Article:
Speaking of innovations in the current meta, Shadow Fiend (picked in 36 games, with 19 wins and 17 losses) has been gaining popularity but as a carry hero instead of his usual role in the mid lane. With the new build where he levels Necromastery and Presence of the Dark Lord instead of Shadow Raze, we've seen teams pull off fast wins in the mid game with the new carry Shadow Fiend. What do you think of this new innovation?
xFreedom: I think the new Shadow Fiend build just has a faster timing if you compare it to the more traditional siege carry heroes like Terrorblade and Medusa. In the past, Shadow Fiend was this sort of niche mid hero but given this new ability to flex it on two roles just makes it more viable to pick early on.
Another hero we rarely saw in recent patches but is gaining a lot more popularity right now is Spirit Breaker (picked in 44 games, with 26 wins and 18 losses). I've seen the hero flexed from positions 2 to 5, sometimes even being picked early in drafts. What do you think caused Spirit Breaker's recent surge in popularity?
xFreedom: I think Spirit Breaker coming back is just the meta evolving to deal with heroes like Monkey KIng and Weaver, similar to how the earlier example of SEA teams picking Clockwerk to counter meta heroes. Everything else Spirit Breaker has just tick the boxes of what's needed in a line up, he's got a gap closer [in Charge of Darkness] and a BKB-piercing stun [in Netherstrike]. You can stunlock people [with Greater Bash] too if you're lucky.
In a similar vein as Spirit Breaker, Pudge (picked in six games, with four wins and two losses) has surprisingly surfaced as a pocket position 4 pick in Western Europe and Eastern Europe but not anywhere else. What do you think of Pudge suddenly getting picked, even in just a small number of games? Are teams just trolling or does the hero really have a place in high-level Dota?
xFreedom: I think people just wanna have fun, you know? I think Pudge is a hero that you have to play with an open mind. When you play him well it looks really good, but when you play him bad it just looks terrible.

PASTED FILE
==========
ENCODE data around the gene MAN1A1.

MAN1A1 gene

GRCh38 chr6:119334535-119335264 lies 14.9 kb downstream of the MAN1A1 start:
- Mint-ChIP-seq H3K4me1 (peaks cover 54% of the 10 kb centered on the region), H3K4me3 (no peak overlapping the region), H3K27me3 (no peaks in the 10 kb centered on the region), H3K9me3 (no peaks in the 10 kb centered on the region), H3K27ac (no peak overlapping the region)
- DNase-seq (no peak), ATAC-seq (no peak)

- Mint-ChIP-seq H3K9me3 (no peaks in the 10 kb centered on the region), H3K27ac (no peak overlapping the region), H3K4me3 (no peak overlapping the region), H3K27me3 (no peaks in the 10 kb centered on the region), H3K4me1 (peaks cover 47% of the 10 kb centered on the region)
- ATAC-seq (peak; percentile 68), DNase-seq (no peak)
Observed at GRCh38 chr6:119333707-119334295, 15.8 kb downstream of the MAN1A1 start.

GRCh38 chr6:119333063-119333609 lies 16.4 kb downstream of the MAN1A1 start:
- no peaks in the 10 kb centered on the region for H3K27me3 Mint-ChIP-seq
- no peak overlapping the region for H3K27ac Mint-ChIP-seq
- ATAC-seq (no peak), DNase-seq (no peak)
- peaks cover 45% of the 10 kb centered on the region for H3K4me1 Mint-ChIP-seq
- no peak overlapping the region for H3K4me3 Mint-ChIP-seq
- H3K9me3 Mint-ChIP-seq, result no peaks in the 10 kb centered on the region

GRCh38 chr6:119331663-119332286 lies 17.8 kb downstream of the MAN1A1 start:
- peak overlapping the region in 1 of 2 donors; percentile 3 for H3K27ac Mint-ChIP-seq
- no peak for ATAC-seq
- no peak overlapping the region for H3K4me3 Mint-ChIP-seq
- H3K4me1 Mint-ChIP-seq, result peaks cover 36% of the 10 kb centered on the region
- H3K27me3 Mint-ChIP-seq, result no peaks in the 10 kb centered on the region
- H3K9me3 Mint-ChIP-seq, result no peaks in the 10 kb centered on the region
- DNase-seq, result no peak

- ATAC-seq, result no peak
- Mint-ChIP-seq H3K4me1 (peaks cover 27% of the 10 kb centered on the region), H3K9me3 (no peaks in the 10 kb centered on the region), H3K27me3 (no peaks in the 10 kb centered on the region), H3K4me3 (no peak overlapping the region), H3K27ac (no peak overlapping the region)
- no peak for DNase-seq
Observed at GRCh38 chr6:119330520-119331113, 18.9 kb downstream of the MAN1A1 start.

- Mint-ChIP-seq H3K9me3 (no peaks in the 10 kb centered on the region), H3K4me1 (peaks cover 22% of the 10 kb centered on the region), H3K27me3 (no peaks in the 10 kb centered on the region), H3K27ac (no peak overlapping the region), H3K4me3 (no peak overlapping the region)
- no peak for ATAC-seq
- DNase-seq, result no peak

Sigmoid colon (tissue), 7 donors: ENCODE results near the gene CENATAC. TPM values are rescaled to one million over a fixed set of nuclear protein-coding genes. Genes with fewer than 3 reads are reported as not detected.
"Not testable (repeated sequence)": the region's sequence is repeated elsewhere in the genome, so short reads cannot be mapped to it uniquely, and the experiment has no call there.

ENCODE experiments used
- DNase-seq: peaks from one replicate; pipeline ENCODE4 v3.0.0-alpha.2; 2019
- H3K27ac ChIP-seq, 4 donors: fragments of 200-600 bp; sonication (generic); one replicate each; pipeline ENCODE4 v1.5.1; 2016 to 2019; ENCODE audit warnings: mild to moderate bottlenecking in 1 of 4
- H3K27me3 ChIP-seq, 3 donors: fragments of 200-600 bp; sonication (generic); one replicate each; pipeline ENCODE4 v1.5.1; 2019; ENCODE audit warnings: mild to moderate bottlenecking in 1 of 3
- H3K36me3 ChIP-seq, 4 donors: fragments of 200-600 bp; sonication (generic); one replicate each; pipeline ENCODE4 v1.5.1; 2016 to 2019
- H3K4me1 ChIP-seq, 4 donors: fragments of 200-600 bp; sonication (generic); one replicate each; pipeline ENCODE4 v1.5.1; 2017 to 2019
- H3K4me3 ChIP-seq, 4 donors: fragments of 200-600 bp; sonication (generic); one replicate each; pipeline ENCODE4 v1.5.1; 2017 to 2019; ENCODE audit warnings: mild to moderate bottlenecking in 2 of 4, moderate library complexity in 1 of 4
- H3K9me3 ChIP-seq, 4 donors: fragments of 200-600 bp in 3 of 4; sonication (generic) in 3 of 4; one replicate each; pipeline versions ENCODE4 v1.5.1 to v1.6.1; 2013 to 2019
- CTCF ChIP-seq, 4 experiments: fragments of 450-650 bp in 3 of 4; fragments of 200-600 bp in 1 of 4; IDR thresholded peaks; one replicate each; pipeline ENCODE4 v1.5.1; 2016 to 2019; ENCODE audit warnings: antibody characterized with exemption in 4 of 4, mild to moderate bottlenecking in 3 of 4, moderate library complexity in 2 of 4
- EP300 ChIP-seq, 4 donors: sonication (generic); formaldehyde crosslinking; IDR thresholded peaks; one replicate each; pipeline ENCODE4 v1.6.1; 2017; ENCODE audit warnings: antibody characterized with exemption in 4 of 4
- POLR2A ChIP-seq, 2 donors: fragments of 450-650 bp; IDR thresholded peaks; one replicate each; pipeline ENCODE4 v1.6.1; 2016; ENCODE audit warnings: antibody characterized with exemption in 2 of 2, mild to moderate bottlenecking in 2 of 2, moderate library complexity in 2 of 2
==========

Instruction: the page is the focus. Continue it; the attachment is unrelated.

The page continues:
The way he functions as a position 4 is like Mirana because of the change to Meat Hook that gave him the ability to secure the range creep or neutrals. After that he can give the offlaner solo EXP while he roams around to set up kills and hopefully get his team snowballing into the midgame.
What do you think of the state of the metagame at this point of the season?
xFreedom: I think it's just that the meta is still slowly evolving from TI, all the different regions are still in that transition period between the old meta and the current one. As of now, I think everyone is still just experimenting and a lot of the teams are kinda new too so they're playing their safe heroes first before they try anything new.
From your own experience as a coach, do teams at this early point of the season tend to start experimenting with their own drafts or follow how the meta evolves in other teams or regions?
xFreedom: I think it's just better to play what works for you. You don't have to go around fixing things that are already working fine, right? I think most teams at this point of the season are just taking it one step at a time. They prepare for one opponent at a time and they strategise around how they want to counter what this team is good at, try to find flaws in their drafts, and so on.
*All statistics used in this article are accurate as of 13 December